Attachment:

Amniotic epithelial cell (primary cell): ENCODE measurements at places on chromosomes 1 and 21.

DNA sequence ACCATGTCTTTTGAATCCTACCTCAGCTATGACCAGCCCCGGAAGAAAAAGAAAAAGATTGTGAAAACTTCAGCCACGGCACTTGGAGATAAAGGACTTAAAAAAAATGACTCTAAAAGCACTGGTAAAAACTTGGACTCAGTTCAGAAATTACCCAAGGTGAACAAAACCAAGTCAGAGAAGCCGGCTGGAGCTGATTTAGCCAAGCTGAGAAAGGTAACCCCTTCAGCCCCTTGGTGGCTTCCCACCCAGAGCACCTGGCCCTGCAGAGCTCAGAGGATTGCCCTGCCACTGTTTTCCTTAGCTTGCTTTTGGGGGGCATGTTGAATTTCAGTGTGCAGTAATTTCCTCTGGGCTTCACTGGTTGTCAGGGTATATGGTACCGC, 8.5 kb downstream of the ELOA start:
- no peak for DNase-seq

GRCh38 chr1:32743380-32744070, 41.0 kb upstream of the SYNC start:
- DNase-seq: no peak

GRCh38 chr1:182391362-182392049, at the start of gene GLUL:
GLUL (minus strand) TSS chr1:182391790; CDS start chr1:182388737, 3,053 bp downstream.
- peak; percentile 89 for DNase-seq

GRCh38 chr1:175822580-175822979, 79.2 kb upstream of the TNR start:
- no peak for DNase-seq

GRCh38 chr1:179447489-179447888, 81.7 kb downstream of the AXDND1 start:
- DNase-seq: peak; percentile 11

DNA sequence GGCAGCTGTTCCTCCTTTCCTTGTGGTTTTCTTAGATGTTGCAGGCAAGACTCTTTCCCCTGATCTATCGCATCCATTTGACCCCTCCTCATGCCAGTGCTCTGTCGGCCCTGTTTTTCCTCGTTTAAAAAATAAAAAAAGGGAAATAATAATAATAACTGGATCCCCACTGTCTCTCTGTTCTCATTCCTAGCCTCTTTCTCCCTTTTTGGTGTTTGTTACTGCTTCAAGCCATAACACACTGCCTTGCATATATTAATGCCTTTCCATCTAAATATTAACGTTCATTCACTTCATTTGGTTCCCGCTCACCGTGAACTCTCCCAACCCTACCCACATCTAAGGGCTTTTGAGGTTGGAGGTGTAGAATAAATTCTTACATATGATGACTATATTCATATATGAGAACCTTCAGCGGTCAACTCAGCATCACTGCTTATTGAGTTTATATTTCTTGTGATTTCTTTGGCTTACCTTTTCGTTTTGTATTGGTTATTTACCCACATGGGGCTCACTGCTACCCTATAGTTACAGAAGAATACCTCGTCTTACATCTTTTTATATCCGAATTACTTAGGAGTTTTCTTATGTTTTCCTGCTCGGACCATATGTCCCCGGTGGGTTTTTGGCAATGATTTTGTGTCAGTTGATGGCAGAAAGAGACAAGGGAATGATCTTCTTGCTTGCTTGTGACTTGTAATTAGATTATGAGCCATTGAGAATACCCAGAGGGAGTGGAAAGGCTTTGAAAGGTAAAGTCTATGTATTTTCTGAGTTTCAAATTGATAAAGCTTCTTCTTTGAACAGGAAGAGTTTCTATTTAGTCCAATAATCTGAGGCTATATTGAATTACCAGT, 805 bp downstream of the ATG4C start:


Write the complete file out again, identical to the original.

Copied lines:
Amniotic epithelial cell (primary cell): ENCODE measurements at places on chromosomes 1 and 21.

DNA sequence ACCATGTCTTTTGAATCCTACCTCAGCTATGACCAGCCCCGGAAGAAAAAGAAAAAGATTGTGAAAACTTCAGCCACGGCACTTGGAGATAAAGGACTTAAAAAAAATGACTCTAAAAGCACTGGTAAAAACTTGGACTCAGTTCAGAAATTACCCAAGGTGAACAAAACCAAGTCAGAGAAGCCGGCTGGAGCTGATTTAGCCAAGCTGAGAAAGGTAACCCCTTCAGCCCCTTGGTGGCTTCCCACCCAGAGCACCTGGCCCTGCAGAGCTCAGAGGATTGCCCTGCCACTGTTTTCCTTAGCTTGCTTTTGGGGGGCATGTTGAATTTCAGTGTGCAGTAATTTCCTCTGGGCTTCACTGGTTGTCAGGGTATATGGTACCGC, 8.5 kb downstream of the ELOA start:
- no peak for DNase-seq

GRCh38 chr1:32743380-32744070, 41.0 kb upstream of the SYNC start:
- DNase-seq: no peak

GRCh38 chr1:182391362-182392049, at the start of gene GLUL:
GLUL (minus strand) TSS chr1:182391790; CDS start chr1:182388737, 3,053 bp downstream.
- peak; percentile 89 for DNase-seq

GRCh38 chr1:175822580-175822979, 79.2 kb upstream of the TNR start:
- no peak for DNase-seq

GRCh38 chr1:179447489-179447888, 81.7 kb downstream of the AXDND1 start:
- DNase-seq: peak; percentile 11

DNA sequence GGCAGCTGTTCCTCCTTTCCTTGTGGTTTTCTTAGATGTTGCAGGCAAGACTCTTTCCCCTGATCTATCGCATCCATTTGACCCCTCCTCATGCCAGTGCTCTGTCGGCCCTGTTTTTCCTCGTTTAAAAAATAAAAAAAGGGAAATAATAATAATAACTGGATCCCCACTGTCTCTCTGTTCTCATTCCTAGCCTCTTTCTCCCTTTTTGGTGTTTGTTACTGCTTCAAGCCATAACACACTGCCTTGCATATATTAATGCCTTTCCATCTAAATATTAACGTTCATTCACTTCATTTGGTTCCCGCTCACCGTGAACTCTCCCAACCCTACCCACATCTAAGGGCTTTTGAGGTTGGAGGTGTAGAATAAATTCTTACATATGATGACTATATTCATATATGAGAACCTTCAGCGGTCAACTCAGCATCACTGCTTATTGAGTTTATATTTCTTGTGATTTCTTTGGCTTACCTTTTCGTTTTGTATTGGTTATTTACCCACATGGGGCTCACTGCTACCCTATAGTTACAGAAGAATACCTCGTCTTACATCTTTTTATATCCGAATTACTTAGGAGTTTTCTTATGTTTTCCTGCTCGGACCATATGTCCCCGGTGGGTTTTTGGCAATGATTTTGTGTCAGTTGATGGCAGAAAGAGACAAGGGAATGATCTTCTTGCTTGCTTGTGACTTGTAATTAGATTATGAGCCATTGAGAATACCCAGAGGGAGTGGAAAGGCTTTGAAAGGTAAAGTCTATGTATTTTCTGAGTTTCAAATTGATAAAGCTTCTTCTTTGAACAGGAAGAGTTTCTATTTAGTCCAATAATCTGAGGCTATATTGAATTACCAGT, 805 bp downstream of the ATG4C start: